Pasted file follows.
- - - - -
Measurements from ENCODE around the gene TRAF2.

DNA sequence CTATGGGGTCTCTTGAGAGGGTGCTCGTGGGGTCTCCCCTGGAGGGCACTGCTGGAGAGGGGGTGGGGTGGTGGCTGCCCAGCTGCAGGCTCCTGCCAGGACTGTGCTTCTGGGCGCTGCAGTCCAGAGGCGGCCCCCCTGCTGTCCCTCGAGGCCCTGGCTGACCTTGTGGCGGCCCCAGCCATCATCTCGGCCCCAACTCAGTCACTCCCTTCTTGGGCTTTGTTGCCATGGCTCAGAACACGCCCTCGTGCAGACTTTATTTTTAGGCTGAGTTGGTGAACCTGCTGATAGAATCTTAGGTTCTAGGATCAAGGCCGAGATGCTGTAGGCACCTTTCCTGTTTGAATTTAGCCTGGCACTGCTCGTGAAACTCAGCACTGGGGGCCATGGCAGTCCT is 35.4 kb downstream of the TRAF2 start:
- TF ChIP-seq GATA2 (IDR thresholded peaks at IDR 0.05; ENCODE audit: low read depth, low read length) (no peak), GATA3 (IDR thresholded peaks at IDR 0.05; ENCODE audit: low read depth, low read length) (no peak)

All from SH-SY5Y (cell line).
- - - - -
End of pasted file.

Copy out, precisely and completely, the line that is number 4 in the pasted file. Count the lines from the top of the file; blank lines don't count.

All from SH-SY5Y (cell line).